Itinerary: East London – St. Paul’s Cathedral, St. Bride’s Church, Fleet Street, Blackfriars Bridge, Millennium Bridge, Shakespeare’s Globe, London Bridge, Tower of London, Jack the Ripper tour.
This was such a long, long, long day that I am going to do my best to summarize it as much as possible and just going into the highlights. I planned the day to start at St.Paul’s and by the evening end up at Tower Hill tube for the Jack the Ripper tour.
First there was weekend construction in the Underground and we had to figure out a new route to St.Paul’s Tube station. I really love the huge advertisements they have in the subways. I already saw The Rover and What If in NYC, but if we had more time I would have liked to see what the cinema experience is like in London. I am surprised Daniel’s movie was not titled The F word. I thought it was changed to What If only for the US market?
It’s Harry and Cedric across the hall from each other!
I wish we had these “Stand on the right” signs in NYC. No one hardly ever follows the unspoken rule to stand on the right so people can pass on the left on the escalator. Also, look how clean it is!
So here is where I messed up in my planning a bit. I forgot that on Sunday there are no tours of St. Paul’s Cathedral. We were able to see inside, up until the point where people were seated for mass services. Victoria and I decided to come back another day to do the tour. In the meantime the four of us admired it’s beauty, lit some candles, and I mimicked walking down the aisle like Princess Diana.
Unfortunately no photos are allowed inside. 😦
I like finding surprises like this. We only found 2 during the whole trip. The NYPL, or some organization, should do this to raise money for libraries in NYC.
Bridget Jones’s Diary is right by St. Paul’s. Shakespeare, is of course right near Shakespeare’s Globe.
After St. Paul’s we took a quick detour to see the exterior of St. Brides Church on Fleet Street because it was the inspiration for the Institute in Cassandra Clare’s The Infernal Devices trilogy. So I wanted to see it. We then walked across the Blackfriars Bridge (where Tessa and Jem met once a year).
The early half of this day was so windy and so gray that many of the photos we took are so dreary and my hair is a mess.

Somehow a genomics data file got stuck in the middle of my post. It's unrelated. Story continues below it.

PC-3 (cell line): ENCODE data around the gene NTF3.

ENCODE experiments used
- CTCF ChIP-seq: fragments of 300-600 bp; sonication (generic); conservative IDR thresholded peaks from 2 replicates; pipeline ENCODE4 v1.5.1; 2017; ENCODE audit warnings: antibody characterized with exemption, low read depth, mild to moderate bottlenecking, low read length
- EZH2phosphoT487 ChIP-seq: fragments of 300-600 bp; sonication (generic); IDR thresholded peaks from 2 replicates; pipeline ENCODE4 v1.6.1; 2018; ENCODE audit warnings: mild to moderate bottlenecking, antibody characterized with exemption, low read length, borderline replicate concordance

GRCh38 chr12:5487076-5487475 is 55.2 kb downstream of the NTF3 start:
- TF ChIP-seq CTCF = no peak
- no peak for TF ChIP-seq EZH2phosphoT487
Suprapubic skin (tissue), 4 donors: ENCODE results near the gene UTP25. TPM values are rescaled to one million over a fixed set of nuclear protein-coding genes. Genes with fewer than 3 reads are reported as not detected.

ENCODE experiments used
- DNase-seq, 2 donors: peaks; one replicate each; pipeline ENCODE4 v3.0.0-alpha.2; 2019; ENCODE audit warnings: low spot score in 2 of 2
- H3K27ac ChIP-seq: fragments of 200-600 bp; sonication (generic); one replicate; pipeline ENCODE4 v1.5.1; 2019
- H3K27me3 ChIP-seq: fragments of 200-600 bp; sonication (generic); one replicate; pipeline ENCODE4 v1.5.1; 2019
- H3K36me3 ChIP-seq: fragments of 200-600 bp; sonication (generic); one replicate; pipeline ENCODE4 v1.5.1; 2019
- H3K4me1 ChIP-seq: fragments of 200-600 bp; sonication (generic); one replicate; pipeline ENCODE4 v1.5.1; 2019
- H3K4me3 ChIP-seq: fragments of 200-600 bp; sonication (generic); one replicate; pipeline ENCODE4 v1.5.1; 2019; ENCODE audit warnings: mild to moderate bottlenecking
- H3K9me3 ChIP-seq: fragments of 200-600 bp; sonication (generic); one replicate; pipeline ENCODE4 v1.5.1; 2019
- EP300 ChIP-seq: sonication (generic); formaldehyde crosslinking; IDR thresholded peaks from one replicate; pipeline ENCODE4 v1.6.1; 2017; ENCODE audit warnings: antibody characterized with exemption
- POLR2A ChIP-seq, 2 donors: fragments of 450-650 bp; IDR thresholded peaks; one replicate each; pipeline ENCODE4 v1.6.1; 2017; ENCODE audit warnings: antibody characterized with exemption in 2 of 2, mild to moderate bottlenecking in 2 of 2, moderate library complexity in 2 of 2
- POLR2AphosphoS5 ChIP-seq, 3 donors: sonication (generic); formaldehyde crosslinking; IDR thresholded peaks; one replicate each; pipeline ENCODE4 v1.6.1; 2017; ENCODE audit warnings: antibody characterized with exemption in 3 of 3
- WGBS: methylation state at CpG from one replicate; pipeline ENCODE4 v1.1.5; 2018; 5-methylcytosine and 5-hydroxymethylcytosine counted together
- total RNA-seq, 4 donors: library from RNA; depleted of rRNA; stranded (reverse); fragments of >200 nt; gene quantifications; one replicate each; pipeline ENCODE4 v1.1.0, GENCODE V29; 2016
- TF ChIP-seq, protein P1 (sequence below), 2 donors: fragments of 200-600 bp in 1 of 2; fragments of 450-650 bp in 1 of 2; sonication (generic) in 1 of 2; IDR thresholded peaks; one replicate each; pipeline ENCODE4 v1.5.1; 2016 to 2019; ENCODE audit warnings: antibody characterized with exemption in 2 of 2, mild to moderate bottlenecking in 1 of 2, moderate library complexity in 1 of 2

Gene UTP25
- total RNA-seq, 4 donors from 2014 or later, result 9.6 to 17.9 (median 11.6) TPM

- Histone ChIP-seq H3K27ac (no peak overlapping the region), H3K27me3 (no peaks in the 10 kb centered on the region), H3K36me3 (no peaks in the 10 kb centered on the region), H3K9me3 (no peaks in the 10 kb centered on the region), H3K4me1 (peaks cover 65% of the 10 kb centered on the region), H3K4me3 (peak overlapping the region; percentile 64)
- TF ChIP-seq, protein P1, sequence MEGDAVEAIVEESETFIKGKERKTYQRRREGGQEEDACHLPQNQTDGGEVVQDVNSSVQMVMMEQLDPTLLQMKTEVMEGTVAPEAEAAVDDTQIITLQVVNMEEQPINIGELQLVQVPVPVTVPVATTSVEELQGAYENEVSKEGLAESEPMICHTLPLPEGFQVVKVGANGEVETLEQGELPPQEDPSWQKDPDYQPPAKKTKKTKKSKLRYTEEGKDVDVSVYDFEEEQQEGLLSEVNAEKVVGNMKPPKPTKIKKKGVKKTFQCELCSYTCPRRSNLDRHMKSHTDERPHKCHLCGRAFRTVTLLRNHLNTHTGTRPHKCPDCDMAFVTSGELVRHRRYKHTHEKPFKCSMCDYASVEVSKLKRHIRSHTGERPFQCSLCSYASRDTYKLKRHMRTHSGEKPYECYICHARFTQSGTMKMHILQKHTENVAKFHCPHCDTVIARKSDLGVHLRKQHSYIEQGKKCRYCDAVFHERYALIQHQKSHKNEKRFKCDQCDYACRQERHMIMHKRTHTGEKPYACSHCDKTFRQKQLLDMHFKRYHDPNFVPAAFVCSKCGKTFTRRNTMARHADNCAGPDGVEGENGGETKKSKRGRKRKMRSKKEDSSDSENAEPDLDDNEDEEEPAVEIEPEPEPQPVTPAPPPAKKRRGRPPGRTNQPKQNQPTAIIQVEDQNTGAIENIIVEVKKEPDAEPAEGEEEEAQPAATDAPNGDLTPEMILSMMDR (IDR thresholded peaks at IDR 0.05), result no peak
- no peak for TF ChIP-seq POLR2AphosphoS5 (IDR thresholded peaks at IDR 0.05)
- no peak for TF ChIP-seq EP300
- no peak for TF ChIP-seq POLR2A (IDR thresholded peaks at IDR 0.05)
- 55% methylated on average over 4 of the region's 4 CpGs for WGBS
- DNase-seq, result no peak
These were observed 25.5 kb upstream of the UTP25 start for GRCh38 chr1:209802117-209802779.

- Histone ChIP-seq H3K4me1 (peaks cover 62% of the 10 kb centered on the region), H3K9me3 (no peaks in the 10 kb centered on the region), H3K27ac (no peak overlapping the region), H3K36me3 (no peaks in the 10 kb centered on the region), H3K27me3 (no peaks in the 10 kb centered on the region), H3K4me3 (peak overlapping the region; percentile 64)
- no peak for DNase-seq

That gray, windy morning turned into a downpour. So we made a pit stop into Starbucks for a snack/lunch untill the rain let up. It was a good thing because I really don’t know where else we would have stopped for food. Eventually we were able to continue eastward.
Victoria, Stefan, and I walked across the Millennium Bridge while Daniela waited for us outside the Tate Modern. The bridge was a tiny bit wobbly, and she would not have been comfortable on it. Good thing I never told her what the Death Eaters do the Millennium Bridge in Harry Potter and the Half-Blood Prince.
Finally the sun came out and we got lots of great photos of Tower Bridge, The Shard, and St. Paul’s. On our way back to the Tate Modern side we came across a painter painting and selling these beautiful watercolors on canvas of scenes of London. Only 10 Pounds. I bought one.
Shakespeare’s Globe. Next time I’ll see a play here
We walked across London Bridge, not to be confused with Tower Bridge, and I was being corny and sang the childhood song, “London Bridge is Falling Down.” From London Bridge I got a great shot of Tower Bridge and the H.M.S. Belfast.
Next we took a tour of the Tower of London. It was crazy to think we were on the same land and surrounded by the same walls where many historical people were imprisoned and executed (e.g. Anne Boleyn, Lady Jane Grey, and Sir Walter Raleigh). Of course it was a fortress before it was a prison.
The Crown Jewels are on display inside one of building within Tower of London. No photos :(. I got to see the crown Queen Elizabeth II wears when she opens Parliament. The pearls that dangle on it are rumored to have been Queen Elizabeth I’s earrings.